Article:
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Dietary Manipulation Offers Alternative During Pork Processing Plant Slowdowns
Dr. John Patience - Iowa State University

Farmscape for November 10, 2020

By altering the diet to slow growth, pork producers have an opportunity to help address the challenges posed by unexpected interruptions in pork processing capacity.
Slow downs or interruptions in pork processing caused by such as factors as the impact of COVID-19 on staffing or the identification of a foreign animal disease, have become a top of mind issue for pork producers.
As part of Saskatchewan Pork Industry Symposium 2020, being held virtually with sessions Thursdays at 1:00 Central until December 3, "Managing and Feeding Pigs During Interruptions in Marketing" will be among the topics discussed.
Dr. John Patience, a Professor of Applied Swine Nutrition in the Department of Animal Science with Iowa State University, says, when these slowdowns occur, pork producers have the option of slowing growth rates.

Clip-Dr. John Patience-Iowa State University:
On the farm, which is the focus of my talk, the best option for sure is to try to slow down the growth of pigs and thereby be able to hold those pigs on the farm until they regain the ability to market their animals at the processing plant.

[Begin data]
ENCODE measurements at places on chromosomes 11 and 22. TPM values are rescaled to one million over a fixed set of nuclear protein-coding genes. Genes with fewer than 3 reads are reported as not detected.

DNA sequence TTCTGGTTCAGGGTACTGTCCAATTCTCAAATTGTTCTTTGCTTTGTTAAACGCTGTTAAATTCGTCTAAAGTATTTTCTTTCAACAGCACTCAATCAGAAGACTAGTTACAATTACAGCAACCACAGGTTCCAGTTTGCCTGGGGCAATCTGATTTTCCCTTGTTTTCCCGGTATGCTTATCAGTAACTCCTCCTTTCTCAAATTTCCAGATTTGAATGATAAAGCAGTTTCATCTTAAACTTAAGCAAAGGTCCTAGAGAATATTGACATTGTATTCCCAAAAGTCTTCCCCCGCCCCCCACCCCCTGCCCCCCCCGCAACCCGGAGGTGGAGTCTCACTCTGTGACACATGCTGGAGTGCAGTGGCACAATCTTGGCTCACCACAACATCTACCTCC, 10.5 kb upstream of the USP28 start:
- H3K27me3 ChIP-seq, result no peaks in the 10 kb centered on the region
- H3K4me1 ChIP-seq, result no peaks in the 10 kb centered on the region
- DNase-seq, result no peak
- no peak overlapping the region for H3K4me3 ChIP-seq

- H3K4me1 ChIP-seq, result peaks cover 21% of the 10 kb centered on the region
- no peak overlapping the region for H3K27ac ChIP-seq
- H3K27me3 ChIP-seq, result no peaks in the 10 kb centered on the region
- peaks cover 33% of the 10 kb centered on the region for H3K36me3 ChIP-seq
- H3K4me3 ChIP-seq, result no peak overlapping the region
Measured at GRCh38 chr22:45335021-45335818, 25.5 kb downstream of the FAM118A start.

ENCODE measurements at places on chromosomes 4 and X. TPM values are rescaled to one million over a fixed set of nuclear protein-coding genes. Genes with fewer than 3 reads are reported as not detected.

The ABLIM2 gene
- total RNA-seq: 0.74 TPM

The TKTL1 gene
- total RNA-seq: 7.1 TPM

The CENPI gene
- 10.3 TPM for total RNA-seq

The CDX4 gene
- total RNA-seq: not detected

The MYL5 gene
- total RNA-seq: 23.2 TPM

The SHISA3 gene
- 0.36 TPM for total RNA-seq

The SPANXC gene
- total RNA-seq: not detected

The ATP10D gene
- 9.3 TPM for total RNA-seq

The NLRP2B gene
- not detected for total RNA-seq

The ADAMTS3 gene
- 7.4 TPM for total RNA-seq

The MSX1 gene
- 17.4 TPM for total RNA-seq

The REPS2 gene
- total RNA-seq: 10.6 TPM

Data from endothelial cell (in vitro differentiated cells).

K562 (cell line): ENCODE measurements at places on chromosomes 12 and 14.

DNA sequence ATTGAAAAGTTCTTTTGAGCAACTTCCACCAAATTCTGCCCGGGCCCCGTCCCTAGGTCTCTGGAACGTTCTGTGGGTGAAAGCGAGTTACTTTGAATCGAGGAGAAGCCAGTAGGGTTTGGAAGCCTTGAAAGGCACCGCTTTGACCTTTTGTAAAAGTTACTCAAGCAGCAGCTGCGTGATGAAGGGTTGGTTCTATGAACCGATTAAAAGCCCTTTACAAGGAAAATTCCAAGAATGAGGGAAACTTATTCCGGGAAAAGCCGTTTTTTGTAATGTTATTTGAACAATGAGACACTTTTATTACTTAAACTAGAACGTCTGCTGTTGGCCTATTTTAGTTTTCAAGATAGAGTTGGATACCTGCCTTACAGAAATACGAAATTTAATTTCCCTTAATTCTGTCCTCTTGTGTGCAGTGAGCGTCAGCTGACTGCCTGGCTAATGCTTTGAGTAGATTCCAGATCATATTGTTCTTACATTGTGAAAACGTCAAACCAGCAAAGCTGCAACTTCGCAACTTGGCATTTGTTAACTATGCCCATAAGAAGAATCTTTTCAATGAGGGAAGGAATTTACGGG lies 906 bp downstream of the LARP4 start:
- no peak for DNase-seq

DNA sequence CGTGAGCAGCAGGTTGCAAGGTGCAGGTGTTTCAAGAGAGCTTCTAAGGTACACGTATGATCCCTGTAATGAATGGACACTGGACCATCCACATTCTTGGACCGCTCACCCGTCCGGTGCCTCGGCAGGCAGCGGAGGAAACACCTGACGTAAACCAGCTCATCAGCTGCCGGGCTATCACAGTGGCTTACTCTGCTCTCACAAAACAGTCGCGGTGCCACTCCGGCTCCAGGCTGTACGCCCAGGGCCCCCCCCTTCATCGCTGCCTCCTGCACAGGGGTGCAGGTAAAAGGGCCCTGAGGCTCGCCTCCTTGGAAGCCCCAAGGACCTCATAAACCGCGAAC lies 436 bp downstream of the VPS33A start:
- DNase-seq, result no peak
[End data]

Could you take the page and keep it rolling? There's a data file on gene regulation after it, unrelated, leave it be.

That's not the complete solution necessarily.
It really depends on how long the interruption occurs because sows are still farrowing, little piglets are being weaned and they have to find a home somewhere and, of course, farms can undertake some procedures to accommodate that.
They can double stock little pigs until the older pigs have gone to market but that's a relatively short term solution.
There are, and that's what I'll be talking about, a number of tools that are available to producers that will allow them to reduce feed intake or slow the growth of the pigs and hold them until such time as the processing is able to get re-established or gear up to higher levels.

Dr. Patience suggests the key is to plan ahead for these processing plant slowdowns and be ready to respond quickly.
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Bruce Cochrane.

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